A fractal model to describe the evolution of multiphase flow properties during mineral dissolution
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Understanding the changes in multiphase flow parameters caused by mineral dissolution-precipitation is required for multiple applications ranging from geological storage of CO2, enhanced geothermal energy production or ground water pollution. We present a physically-based theoretical model for describing the temporal evolution of porosity, saturated and relative permeabilities, retention curve and diffusion coefficient during rock dissolution by reactive fluids. The derivation of the model is based on the assumption that the pore structure of the rock can be represented by an ensemble of capillary tubes with fractal tortuosity and cumulative pore size distribution. Therefore, the model depends only on the minimum and maximum pore radii, the size of the representative elementary volume and the fractal dimensions of pore size and tortuosity, but do not need any other fitting parameters. Using this fractal description and known physical properties, we obtain analytical expressions for the hydrodynamic properties required by continuum (i.e., Darcy scale) multiphase flow models. Further, assuming periodic fluctuations in the radius of the pores, it is also possible to represent constrictivity and hysteresis. Finally, assuming a constant rate dissolution reaction it is possible to derive closed-form analytical expressions for the time evolution of porosity, retention curve, saturated and relative permeabilities and diffusion coefficient. (C) 2014 Elsevier Ltd. All rights reserved.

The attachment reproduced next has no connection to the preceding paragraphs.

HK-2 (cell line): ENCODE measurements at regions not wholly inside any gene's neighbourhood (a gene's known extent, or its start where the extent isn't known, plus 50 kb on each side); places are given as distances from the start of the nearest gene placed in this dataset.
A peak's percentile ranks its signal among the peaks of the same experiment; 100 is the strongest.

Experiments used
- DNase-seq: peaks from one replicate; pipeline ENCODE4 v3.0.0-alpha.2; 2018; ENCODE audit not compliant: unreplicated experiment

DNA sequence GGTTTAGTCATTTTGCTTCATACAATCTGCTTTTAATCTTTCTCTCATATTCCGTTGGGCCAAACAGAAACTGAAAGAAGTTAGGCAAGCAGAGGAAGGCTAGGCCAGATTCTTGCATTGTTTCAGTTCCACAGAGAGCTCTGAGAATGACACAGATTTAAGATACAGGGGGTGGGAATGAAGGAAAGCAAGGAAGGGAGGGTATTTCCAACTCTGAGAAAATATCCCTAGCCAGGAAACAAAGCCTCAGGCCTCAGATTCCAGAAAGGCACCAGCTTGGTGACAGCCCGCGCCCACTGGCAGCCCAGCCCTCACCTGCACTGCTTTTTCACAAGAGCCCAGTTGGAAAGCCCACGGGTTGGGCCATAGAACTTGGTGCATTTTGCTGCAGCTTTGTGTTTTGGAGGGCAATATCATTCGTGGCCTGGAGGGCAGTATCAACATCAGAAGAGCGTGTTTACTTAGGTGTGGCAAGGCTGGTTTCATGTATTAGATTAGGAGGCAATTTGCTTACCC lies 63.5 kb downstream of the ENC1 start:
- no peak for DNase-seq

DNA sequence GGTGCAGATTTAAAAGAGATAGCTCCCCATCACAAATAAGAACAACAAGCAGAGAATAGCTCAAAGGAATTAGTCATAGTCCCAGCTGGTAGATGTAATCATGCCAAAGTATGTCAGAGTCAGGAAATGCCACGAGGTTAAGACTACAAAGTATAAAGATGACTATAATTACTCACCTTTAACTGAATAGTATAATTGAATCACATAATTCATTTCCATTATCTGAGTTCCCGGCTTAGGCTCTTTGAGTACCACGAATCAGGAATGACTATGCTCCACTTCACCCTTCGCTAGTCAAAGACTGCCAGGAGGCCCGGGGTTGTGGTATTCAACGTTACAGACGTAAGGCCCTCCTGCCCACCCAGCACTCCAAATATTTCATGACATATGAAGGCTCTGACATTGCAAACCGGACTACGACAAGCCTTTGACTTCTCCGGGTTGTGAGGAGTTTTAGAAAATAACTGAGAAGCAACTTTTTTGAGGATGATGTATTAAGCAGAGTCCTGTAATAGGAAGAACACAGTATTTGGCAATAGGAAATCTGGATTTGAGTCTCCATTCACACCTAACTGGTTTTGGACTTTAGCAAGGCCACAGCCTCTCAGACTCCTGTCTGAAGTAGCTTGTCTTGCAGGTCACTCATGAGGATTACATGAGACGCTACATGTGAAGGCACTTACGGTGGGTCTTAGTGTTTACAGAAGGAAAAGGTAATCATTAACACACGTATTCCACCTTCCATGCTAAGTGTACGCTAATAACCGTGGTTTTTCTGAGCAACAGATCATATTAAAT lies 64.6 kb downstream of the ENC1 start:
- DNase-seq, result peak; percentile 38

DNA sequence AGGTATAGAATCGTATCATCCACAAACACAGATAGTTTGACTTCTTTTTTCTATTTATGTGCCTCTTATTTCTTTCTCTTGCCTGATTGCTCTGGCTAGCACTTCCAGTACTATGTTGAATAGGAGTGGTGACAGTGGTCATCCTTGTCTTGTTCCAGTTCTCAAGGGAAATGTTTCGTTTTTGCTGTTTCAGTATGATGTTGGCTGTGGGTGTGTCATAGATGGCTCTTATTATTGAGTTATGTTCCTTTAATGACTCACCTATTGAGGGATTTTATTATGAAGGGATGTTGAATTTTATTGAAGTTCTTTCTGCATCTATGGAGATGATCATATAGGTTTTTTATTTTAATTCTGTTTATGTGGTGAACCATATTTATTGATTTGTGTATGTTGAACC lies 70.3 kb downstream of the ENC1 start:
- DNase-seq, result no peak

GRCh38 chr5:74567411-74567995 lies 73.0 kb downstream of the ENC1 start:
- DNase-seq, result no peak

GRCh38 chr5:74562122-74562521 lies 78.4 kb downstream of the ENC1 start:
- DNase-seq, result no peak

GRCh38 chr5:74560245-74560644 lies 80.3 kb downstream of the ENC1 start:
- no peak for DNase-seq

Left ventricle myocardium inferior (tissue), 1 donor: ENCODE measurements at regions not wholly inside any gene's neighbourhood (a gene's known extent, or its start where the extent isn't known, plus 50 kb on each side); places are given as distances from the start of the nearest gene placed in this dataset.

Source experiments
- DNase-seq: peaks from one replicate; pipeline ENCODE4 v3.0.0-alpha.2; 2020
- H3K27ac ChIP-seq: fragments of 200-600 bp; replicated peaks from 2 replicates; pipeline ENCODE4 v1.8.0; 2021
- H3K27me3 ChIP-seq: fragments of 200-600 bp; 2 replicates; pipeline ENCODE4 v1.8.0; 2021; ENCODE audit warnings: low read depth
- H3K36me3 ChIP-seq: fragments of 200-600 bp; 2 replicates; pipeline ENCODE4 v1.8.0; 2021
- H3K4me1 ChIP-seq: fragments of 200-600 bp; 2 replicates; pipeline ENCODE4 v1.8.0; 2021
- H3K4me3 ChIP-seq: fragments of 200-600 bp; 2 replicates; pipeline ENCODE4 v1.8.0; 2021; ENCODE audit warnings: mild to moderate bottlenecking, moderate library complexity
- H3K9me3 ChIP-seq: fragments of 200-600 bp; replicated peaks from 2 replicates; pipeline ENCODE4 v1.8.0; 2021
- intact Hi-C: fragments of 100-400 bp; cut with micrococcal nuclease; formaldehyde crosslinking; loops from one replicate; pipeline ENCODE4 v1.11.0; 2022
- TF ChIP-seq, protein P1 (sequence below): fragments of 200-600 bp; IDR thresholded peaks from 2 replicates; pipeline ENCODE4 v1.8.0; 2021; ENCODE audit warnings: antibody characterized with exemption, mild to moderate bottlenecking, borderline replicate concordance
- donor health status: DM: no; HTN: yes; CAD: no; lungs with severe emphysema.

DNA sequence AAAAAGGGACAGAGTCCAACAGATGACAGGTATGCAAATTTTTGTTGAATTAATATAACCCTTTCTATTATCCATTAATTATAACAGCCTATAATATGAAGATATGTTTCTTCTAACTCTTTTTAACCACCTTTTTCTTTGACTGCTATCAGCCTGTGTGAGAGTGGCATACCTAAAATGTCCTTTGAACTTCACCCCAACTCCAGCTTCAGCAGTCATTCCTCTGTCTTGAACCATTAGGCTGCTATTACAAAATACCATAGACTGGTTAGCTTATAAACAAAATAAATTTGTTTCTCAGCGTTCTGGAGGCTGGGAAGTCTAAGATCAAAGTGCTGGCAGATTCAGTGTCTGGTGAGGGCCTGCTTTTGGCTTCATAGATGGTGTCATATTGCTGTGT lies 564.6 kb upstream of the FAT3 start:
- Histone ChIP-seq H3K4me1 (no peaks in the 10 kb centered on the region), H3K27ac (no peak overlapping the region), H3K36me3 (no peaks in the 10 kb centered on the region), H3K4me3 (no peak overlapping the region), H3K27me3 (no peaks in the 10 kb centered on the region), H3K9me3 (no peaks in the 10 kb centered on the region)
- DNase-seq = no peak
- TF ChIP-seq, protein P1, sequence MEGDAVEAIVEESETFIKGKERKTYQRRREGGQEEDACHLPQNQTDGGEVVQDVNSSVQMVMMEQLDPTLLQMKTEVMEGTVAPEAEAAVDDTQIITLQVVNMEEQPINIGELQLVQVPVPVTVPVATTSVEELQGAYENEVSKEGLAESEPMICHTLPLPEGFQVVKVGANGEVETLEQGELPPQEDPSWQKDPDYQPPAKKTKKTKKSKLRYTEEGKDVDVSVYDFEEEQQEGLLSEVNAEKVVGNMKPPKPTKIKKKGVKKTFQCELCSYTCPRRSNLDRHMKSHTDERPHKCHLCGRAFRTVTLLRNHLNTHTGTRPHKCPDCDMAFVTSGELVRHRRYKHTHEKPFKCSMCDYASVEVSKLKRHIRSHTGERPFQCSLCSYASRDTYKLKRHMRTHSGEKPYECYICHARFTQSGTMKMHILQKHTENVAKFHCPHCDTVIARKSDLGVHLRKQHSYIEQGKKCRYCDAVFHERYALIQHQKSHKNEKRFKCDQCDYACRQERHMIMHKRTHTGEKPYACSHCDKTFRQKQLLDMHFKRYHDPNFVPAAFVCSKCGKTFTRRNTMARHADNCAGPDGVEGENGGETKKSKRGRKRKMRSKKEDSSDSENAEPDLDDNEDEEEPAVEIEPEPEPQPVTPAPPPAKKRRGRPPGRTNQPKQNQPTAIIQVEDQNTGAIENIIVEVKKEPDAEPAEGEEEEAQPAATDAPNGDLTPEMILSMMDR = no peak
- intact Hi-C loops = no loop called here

CitacióGuarracino, L.; Roetting, T.; Carrera, J. A fractal model to describe the evolution of multiphase flow properties during mineral dissolution. "Advances in water resources", 01 Maig 2014, vol. 67, p. 78-86.